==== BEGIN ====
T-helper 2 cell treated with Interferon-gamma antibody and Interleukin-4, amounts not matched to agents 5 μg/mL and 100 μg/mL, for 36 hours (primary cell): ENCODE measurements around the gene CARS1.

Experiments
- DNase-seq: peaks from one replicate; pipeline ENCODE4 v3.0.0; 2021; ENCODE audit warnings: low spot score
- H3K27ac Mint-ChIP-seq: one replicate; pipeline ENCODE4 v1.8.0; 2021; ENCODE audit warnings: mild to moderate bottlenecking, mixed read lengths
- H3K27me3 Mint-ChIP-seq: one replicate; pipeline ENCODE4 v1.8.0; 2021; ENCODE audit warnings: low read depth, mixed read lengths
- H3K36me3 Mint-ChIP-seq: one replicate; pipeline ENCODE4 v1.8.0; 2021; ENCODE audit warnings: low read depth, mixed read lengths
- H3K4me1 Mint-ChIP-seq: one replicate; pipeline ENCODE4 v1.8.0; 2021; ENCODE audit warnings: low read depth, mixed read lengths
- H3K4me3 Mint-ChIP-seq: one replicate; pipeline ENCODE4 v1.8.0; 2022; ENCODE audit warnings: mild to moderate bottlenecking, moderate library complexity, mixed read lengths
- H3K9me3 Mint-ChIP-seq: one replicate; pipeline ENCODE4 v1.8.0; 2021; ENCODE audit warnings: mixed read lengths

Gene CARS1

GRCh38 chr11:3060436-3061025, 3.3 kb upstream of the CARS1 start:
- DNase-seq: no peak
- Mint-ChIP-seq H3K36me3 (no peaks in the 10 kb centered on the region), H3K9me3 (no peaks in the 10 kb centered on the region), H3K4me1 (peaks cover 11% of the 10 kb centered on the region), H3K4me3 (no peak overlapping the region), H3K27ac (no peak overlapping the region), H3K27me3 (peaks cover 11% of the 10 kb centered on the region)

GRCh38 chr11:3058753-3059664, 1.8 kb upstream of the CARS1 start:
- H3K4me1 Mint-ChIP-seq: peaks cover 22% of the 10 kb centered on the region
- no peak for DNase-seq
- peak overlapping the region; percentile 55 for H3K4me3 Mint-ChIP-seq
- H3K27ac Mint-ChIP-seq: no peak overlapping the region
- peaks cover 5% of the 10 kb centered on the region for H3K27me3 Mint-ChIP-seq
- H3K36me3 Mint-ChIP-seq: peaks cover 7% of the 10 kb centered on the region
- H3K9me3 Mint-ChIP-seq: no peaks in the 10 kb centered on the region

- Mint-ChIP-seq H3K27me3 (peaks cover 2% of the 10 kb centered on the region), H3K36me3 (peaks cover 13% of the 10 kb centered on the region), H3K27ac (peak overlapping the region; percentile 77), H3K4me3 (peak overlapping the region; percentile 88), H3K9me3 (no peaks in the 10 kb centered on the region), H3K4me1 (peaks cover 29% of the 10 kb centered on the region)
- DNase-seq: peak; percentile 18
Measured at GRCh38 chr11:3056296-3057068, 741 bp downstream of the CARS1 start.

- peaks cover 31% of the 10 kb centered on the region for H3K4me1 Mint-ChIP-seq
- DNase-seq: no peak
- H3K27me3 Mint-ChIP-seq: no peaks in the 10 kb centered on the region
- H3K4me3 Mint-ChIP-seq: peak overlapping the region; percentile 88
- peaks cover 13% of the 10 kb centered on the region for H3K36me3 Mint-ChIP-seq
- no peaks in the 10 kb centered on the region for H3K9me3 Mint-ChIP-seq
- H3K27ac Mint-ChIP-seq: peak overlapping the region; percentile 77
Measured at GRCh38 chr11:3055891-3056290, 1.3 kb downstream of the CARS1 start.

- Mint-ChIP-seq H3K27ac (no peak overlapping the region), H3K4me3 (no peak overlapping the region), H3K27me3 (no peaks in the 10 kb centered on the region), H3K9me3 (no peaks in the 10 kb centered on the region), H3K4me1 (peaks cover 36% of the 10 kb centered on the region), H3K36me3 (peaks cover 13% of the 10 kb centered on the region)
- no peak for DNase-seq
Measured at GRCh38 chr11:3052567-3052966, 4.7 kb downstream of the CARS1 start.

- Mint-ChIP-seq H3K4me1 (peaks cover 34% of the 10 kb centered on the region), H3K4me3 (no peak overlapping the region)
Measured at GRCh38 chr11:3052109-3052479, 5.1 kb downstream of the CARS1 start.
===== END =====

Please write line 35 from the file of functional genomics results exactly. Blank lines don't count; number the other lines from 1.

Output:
Measured at GRCh38 chr11:3052567-3052966, 4.7 kb downstream of the CARS1 start.